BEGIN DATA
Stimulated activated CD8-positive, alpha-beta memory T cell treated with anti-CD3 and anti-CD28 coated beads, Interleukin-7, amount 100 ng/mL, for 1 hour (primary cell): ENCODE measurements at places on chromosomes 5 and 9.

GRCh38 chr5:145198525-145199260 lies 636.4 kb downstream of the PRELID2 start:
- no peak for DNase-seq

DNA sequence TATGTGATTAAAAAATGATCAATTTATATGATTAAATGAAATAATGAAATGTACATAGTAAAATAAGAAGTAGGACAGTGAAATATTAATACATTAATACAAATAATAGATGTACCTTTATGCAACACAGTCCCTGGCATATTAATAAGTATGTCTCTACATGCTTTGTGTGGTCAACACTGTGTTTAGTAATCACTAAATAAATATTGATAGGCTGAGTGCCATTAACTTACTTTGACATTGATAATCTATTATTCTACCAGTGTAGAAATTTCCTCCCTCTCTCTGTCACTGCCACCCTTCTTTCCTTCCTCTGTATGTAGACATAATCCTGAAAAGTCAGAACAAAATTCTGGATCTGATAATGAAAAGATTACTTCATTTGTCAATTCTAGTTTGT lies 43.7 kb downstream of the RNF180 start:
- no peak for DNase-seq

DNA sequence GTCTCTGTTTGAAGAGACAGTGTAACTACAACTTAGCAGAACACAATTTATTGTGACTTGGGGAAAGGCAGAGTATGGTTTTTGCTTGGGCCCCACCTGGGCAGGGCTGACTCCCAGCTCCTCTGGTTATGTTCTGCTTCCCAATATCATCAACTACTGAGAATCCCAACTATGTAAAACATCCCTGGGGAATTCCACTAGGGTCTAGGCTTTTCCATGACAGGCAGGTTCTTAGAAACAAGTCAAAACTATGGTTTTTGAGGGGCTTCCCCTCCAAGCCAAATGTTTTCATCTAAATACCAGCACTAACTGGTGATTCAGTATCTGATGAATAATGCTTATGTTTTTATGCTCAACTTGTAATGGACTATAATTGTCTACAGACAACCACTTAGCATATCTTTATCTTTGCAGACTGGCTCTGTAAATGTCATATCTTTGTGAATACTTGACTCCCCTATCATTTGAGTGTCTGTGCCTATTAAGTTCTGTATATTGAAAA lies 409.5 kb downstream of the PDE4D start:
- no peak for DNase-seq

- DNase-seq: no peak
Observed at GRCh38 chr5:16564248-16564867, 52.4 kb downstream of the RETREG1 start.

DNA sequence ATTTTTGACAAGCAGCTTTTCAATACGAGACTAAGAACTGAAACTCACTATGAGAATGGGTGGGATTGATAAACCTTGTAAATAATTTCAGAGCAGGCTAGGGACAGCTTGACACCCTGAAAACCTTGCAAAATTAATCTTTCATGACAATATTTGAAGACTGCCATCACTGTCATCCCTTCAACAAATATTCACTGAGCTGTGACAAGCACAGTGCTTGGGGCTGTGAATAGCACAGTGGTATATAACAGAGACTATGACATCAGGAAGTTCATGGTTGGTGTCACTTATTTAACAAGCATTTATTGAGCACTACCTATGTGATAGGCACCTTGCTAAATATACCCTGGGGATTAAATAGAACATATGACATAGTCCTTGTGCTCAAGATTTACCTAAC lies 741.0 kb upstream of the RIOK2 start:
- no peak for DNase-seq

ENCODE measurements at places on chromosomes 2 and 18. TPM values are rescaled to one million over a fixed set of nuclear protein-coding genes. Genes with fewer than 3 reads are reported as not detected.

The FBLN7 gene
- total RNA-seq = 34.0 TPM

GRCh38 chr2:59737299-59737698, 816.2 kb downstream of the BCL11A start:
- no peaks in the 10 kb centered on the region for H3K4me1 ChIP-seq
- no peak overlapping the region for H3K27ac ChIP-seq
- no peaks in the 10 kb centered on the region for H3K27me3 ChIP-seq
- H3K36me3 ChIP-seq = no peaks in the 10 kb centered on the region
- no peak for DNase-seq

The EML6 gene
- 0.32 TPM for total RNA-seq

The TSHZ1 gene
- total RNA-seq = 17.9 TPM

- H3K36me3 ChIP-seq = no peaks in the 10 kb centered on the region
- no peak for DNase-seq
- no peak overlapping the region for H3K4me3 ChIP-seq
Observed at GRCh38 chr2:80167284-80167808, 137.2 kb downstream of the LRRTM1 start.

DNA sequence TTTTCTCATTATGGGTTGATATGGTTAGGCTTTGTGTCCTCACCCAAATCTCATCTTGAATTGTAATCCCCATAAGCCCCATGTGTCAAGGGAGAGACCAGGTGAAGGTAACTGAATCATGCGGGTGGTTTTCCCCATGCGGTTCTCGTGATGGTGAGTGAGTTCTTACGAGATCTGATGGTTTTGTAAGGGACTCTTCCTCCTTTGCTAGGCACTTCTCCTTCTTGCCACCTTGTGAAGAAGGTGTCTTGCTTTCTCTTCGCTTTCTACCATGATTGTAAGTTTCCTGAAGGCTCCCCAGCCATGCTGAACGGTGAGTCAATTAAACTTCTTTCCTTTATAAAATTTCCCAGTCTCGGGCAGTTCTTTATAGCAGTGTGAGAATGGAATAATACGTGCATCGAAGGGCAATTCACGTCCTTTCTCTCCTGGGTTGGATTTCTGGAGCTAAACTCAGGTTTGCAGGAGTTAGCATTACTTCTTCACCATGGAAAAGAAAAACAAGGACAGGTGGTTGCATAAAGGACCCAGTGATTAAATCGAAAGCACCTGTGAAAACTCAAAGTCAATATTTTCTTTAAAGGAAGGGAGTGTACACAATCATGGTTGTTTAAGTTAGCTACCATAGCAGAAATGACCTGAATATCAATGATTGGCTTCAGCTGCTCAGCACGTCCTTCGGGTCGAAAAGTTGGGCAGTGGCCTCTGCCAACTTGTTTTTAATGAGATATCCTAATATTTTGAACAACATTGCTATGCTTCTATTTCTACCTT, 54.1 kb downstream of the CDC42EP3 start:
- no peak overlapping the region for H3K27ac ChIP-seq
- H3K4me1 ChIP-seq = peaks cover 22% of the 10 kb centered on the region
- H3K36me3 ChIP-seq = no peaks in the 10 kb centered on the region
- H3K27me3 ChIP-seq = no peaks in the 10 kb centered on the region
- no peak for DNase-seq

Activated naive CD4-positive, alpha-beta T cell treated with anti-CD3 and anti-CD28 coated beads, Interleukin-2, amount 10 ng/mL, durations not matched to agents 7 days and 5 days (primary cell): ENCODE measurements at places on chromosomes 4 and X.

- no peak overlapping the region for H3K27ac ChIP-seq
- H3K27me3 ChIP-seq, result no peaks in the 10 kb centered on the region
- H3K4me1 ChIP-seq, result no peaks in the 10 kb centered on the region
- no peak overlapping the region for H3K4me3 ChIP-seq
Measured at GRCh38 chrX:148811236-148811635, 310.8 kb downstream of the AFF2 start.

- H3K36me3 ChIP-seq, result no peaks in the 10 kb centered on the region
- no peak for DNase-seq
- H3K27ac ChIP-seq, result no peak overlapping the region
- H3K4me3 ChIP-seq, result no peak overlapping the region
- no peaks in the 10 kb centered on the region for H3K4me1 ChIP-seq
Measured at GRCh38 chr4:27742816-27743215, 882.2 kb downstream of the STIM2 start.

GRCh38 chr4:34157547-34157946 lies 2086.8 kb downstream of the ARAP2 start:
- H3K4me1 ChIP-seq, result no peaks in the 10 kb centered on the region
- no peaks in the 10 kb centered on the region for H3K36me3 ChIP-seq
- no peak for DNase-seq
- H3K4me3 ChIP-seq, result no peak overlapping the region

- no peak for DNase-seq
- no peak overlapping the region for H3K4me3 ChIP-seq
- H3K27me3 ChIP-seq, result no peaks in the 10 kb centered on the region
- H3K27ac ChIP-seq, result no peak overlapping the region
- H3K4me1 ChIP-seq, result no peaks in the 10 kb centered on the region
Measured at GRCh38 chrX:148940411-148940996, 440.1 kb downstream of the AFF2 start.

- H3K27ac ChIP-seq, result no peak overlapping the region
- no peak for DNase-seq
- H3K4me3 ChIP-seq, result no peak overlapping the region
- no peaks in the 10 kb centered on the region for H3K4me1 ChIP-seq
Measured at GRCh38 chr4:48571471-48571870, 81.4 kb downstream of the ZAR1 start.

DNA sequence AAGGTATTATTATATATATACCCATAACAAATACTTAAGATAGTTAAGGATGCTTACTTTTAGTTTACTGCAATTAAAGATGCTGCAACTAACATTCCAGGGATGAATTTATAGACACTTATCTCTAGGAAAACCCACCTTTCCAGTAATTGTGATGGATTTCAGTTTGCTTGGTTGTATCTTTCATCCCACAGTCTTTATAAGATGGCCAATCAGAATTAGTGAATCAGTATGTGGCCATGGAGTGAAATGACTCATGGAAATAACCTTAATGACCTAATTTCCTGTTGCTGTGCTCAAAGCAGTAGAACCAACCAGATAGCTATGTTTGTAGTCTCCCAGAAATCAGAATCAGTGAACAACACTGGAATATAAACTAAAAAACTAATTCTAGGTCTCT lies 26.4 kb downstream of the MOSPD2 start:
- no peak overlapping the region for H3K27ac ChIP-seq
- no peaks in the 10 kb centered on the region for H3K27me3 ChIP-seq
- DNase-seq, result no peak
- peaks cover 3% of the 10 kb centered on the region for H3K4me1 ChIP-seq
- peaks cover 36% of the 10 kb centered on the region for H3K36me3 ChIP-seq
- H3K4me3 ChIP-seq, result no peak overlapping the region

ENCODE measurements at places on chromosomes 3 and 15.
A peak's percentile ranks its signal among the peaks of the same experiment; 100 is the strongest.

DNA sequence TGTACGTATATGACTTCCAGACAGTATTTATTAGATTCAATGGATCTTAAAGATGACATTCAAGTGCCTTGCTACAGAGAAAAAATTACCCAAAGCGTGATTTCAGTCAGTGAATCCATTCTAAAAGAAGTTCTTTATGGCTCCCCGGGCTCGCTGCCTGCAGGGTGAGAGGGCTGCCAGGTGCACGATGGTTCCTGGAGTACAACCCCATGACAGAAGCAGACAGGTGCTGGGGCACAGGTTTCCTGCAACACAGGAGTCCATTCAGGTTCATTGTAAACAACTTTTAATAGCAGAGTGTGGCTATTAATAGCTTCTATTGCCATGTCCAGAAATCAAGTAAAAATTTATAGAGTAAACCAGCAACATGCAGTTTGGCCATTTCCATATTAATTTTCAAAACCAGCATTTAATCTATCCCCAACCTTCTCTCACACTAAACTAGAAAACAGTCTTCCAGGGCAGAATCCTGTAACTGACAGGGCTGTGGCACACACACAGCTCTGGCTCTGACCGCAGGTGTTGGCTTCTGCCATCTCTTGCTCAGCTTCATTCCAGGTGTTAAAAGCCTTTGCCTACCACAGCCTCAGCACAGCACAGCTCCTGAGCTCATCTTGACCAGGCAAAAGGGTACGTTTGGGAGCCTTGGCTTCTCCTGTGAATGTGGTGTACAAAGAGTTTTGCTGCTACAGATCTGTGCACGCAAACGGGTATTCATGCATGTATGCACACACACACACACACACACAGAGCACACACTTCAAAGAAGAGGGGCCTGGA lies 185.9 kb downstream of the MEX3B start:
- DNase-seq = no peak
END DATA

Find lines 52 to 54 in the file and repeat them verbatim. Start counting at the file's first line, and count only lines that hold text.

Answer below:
- no peak for DNase-seq
- no peak overlapping the region for H3K4me3 ChIP-seq
- H3K27me3 ChIP-seq, result no peaks in the 10 kb centered on the region